I was almost ready to write this one off because although it was getting lots of raves, it felt to me like this film was going to be that one film every year that gets all the buzz but in actuality didn't deserve it (see CRASH, A BEAUTIFUL MIND). I'm happy to discover that that wasn't the case. This rags-to-riches story's been told before but not like this, with Danny Boyle's film sensibilities and the backdrop of Mumbai, India. I never thought I'd see the day when WHO WANTS TO BE A MILLIONAIRE became poignant, but SLUMDOG MILLIONAIRE manages to do it. Add to that the amazing score, Bollywood by way of techno, and an instant must-own. You simply can't miss SLUMDOG MILLIONAIRE. If you're a film fan of any caliber, you must see this. If you don't, I'm not sure I want to know you. It must be hard, walking around with a piece of coal for a heart.
6. SPEED RACER
Yeah, I'm going to say it. This for me was the most entertaining film of the summer. This movie's like a kid's breakfast cereal made of rainbows. You'd think the Wachowski Brothers invented colors for this movie. I've seen this film wind up on several worst of lists and that absolutely stuns me. There is no way in hell this is a bad film, and I feel completely comfortable listing it as one of this year's best. For one thing, as a family film, it's completely appropriate for kids. Watching the dynamics of the Racer family play out in this story, I felt that in it's way the Wachowskis were making a film about the sheer joy of family, of all these disparate people coming together and making something wonderful. Is it perfect? No, there's stretches in the film that are slow. It could do with about 20 minutes shaved off it. But that final race, where 2001: A SPACE ODYSSEY blasts through Willy Wonka's Chocolate Factory, is as beautiful as film art can be.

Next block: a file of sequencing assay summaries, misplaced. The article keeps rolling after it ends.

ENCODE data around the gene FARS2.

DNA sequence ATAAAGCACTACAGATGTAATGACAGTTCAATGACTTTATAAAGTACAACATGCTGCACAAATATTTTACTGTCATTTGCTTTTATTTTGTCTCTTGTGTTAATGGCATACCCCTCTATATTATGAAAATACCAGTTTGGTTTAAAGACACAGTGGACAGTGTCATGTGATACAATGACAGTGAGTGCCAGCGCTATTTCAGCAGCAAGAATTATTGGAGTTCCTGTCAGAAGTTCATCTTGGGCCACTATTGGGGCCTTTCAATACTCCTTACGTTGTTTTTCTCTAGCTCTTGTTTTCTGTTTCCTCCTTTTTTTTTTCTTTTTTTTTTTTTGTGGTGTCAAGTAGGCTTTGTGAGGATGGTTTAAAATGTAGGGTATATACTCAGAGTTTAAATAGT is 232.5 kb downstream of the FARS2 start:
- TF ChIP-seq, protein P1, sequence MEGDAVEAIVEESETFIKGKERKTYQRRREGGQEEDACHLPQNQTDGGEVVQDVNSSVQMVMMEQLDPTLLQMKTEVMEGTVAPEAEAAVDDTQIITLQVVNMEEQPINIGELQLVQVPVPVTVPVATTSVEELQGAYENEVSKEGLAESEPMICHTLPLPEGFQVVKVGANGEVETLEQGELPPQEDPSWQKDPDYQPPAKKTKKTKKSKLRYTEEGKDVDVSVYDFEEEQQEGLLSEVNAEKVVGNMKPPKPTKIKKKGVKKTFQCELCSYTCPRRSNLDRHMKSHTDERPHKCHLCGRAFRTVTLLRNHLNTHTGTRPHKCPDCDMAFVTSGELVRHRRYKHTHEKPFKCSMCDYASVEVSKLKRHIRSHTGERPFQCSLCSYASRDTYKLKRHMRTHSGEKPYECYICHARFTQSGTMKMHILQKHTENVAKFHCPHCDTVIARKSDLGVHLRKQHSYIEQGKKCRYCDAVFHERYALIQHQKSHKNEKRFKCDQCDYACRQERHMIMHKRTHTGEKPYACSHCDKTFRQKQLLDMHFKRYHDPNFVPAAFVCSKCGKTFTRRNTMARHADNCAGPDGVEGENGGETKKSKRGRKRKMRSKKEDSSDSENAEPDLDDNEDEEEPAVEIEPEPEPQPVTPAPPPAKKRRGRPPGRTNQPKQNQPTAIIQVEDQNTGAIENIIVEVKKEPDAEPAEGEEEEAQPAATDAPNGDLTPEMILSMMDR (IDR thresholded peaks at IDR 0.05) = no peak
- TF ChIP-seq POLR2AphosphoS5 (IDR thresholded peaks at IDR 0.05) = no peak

5. THE DARK KNIGHT
Is it a comic movie? A crime film? Happily, it's both. We've got some distance now from Heath Ledger's death, and I think we can judge his performance fairly without that tragedy clouding the issue, and it's safe to say that Ledger probably gives the acting performance of the year. He made the Joker completely his own, and lived up to the potential of that role. I'd say my favorite scene of his is when the Joker corrects Gamble when he say the Joker is crazy: "No I'm not. No. I'm. Not." And everyone gives good performances in this film, especially Aaron Eckhart, who if not for Ledger would be getting some accolades of his own. Sure, I could do without Batman's Oscar The Grouch intimidation voice, but that's a minor nitpick. The best Batman film yet, and it suggests the superhero genre can be taken seriously now. Perhaps if all the lawsuit crap can get sorted out, next year's WATCHMEN can elevate the genre more. Can't wait to find out.
There's just no way that this film wouldn't make the list. I claim no objectivity here - Pixar is the God-studio. Even their lesser films are classic. Next year's UP, if they don't drop the ball in the second half, is probably a guarantee to be on next year's Top 10. As for WALL-E, I first saw it with an enthusiastic crowd in Austin and I knew it was special when the audience applauded at the end of the film, watched the credits, and applauded again. It's a wonderful love story, an environmental cautionary tale that's never preachy. If people are tired of me praising Pixar, then tell Pixar to start making lousy films. The track record is astonishing, and expect more greatness with UP next year.
3. DEAR ZACHARY: A LETTER TO HIS SON ABOUT HIS FATHER
You want superheroes? I've got two for you: Kate and David Bagby, parents of Dr. Andrew Bagby. In 2001, Dr. Bagby was murdered by his ex-girlfriend, Shirley Turner. In a fit of rage Shirley shot Andrew 5 times and fled to Canada, where the byzantine extradition laws kept her from being tried in the United States. Then a bombshell drops - she's pregnant with Andrew's child. Desperate to keep some kind of link to their son alive, the Bagbys move from California to Newfoundland to fight Shirley for custody. It gets to the point where they have to get visitation to see Zachary from the woman who murdered their son. When she's sent to prison in Canada to await extradition, The Bagbys bond with their grandchild. And Kurt Kuenne, filmmaker, decides to make a movie documenting his good friend Andrew's life by driving cross-country to interview Andrew's many friends and acquaintances, hopefully for an historical document for Zachary. But life hardly coincides with what we expect.